Front and Center: President of Women In Music, Jessica Sobhraj

The WiMN’s Front and Center is a weekly column that showcases accomplished women who work in the music and audio industries. We spotlight successful female performers, manufacturers, retailers, educators, managers, publicists, and everyone else in between. Want to be featured? Learn how here.

Front and Center: President of Women In Music, Jessica Sobhraj

By Myki Angeline

Jessica Sobhraj is a woman of action. She serves not only as the President of the non-profit organization Women In Music, but also as the CEO for Cosynd, a company that educates and assists creators in protecting their content. Sobhraj loves giving back to her community, especially when it comes to helping out women in the music industry who still battle with issues such as the wage gap, discrimination, and harassment.

She spoke with us recently on how she came to volunteer for WIM, and how much the organization has effectively impacted the music industry in the U.S. and around the world since it’s humble beginnings nearly 32 years ago.

WiMN: What was the initial inspiration for the creation of Women In Action?

JS: Women in Music (www.womeninmusic.org) is a 32 year old non-profit that is dedicated to supporting women in the arts. It was initially formed by a group of women in New York that wanted to host casual gatherings for women in the music industry to network with each other. Over the years, WIM developed into the largest and most far reaching organization for women with a mission to advance the awareness, equality, diversity, heritage, opportunities, and cultural aspects of women in the musical arts through education, support, empowerment, and recognition. Today, the organization is operated by a volunteer staff of 60+ with chapters established all over the world to support thousands members.

WiMN: What are your primary responsibilities as the President of this non-profit organization? How did you become involved initially?

JS: Serving as President of WIM has been one of the most personally fulfilling times of my career. Before I became President, I served on the board from 2012-2015 as the Co-Chair of Fundraising. I’m fortunate enough to be in a position to give back on a large scale to a community that faces discrimination, harassment, scarcity of opportunities, the pay gap, and more.

As President, I work very closely with our Board of Directors to set the tone for the organization and to determine the goals that we will collectively work towards each year. There are some responsibilities that are constant and predictable like certain administrative tasks and others that are more spontaneous and creative like structuring partnerships or collaborating on new programming. I’m most happy when I get to roll up my sleeves and tackle something with each of our different committees (membership, communications, fundraising, events). They keep me on my toes and ensure that I never have a “typical day” – I’m so grateful for that!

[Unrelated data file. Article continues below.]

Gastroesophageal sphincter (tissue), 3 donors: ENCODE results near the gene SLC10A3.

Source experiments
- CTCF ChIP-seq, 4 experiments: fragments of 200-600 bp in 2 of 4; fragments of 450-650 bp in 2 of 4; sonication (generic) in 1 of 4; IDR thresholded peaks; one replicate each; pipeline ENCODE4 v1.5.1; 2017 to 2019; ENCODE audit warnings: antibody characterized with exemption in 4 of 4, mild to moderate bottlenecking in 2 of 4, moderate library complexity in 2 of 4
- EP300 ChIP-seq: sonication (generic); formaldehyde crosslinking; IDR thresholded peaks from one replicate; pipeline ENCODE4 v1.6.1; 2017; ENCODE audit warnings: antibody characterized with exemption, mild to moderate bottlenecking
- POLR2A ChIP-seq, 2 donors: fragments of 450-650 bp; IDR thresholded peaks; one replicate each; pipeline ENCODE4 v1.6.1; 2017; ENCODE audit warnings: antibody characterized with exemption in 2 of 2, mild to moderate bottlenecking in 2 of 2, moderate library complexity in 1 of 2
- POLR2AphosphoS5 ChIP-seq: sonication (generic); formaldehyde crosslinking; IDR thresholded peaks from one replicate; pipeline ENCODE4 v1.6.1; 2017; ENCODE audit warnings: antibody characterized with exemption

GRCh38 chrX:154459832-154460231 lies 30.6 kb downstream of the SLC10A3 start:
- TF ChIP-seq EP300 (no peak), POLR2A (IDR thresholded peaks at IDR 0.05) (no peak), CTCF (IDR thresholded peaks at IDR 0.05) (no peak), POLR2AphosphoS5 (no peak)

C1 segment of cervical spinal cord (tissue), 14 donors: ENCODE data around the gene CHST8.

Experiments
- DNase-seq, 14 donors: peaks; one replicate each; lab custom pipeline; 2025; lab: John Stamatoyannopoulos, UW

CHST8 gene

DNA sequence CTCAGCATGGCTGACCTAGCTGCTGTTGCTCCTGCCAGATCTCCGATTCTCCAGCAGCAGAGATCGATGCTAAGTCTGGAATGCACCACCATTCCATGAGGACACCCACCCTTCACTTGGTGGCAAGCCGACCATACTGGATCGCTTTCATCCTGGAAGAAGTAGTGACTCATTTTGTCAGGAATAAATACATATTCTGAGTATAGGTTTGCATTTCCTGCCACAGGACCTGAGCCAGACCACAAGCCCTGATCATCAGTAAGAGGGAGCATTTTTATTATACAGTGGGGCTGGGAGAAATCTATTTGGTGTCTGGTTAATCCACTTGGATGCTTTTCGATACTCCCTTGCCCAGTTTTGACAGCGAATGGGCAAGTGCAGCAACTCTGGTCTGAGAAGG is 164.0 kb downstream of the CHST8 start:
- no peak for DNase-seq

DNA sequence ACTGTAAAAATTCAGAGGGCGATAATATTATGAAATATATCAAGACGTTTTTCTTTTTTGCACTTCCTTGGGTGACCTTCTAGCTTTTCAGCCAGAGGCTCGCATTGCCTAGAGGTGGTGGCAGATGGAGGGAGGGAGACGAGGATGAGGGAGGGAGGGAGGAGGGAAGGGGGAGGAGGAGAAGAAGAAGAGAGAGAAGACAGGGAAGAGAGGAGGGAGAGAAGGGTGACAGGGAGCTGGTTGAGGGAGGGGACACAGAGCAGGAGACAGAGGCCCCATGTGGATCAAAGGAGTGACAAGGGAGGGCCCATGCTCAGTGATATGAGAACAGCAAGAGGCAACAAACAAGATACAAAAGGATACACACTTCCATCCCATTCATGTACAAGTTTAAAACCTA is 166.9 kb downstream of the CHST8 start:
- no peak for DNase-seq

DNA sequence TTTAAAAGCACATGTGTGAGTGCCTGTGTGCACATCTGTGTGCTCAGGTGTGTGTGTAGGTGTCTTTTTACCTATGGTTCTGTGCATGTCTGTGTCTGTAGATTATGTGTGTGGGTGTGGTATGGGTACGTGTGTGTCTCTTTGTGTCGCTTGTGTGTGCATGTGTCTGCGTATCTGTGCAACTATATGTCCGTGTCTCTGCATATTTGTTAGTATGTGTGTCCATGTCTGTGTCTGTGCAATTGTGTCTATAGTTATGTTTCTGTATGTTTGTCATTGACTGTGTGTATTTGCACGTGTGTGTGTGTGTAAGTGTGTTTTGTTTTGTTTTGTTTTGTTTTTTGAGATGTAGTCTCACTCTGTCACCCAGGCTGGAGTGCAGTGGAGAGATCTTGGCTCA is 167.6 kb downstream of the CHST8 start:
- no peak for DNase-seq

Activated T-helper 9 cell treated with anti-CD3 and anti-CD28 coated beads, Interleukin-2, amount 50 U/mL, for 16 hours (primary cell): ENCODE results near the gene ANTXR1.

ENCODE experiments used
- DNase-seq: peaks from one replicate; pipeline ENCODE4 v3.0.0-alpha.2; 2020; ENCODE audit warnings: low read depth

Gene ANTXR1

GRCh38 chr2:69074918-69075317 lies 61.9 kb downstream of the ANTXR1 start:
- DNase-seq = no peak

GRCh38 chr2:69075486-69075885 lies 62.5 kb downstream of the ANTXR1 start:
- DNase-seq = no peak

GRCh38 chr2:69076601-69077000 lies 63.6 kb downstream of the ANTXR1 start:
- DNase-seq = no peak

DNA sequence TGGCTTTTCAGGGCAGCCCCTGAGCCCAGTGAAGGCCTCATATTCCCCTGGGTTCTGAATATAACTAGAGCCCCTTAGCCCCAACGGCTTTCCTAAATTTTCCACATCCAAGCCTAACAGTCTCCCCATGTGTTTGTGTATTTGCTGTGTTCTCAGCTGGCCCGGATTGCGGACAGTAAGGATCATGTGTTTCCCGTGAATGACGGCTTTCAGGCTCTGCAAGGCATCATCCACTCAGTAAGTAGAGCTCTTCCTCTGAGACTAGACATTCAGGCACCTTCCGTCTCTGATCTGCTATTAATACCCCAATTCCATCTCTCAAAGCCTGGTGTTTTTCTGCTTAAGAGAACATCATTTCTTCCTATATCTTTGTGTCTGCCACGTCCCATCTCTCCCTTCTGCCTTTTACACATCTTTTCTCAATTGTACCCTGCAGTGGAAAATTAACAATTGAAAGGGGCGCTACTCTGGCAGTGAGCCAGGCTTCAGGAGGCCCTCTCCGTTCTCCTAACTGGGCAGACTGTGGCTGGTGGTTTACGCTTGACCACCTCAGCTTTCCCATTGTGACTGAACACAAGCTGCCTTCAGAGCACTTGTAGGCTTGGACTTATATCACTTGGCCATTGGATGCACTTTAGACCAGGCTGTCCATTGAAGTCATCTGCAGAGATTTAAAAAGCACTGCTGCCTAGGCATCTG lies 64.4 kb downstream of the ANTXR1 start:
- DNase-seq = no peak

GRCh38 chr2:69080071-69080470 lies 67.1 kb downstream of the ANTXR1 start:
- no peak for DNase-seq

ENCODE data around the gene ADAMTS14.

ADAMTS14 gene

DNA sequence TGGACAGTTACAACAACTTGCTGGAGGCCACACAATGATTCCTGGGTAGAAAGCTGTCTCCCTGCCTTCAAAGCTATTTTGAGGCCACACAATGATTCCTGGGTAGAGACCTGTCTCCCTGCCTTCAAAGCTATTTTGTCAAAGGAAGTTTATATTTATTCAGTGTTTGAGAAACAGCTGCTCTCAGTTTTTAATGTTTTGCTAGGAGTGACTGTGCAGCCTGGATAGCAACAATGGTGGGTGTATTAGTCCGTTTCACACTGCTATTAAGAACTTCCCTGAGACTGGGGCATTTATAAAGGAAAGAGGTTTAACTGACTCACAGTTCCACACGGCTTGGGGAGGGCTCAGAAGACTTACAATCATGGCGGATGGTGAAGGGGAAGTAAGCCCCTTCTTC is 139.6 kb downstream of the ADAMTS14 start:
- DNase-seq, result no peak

Personally, I like to think of myself as “Chief Empowerment Officer” of WIM. I get to work with the most talented, altruistic, and incredible people in our industry to support an amazing cause. It’s my responsibility to ensure that our Board members, advisory board, and volunteers all feel empowered and engaged by the organization to accomplish the things that are dearest to them. We all joined WIM to support women in our industry and we all captain specific initiatives that we’re passionate about – it’s my job to define the resources and processes to make those passions reality within the scope of WIM’s mission. For an all-volunteer organization, I’m very proud of the fact that we have very little turnover and attribute that to the dedication our mission inspires within our community.

WiMN: How many chapters are there currently? What kind of impact have you seen with the expansion of WIM?

JS:  Domestically, WIM has chapters in New York, Boston, Chicago, Nashville, and Los Angeles. Internationally there are both established and developing chapters in Canada, Great Britain, Northern Ireland, Barbados, and Brazil. We are working on launching four other international chapters in 2018.

WIM has always served as a hub to locate any resource imaginable. Our members use our group to find advice on any topic, career opportunities, housing opportunities, discounts to conferences, referrals to professionals, gear and space rentals, and more. By launching new chapters, we’re able to help our members access new markets and expand their individual networks on a larger scale. WIM is a truly supportive community in a myriad of ways.

During our rapid expansion, we have also remained focused on improving our infrastructure and our dedication to providing valuable programming. Over the last year, WIM has launched a new membership platform, hosted several high value events in major music markets such as our executive brunch at Midem for 100 hand picked executives across 22 nationalities, and crafted a suite of new membership programming in a relatively short time.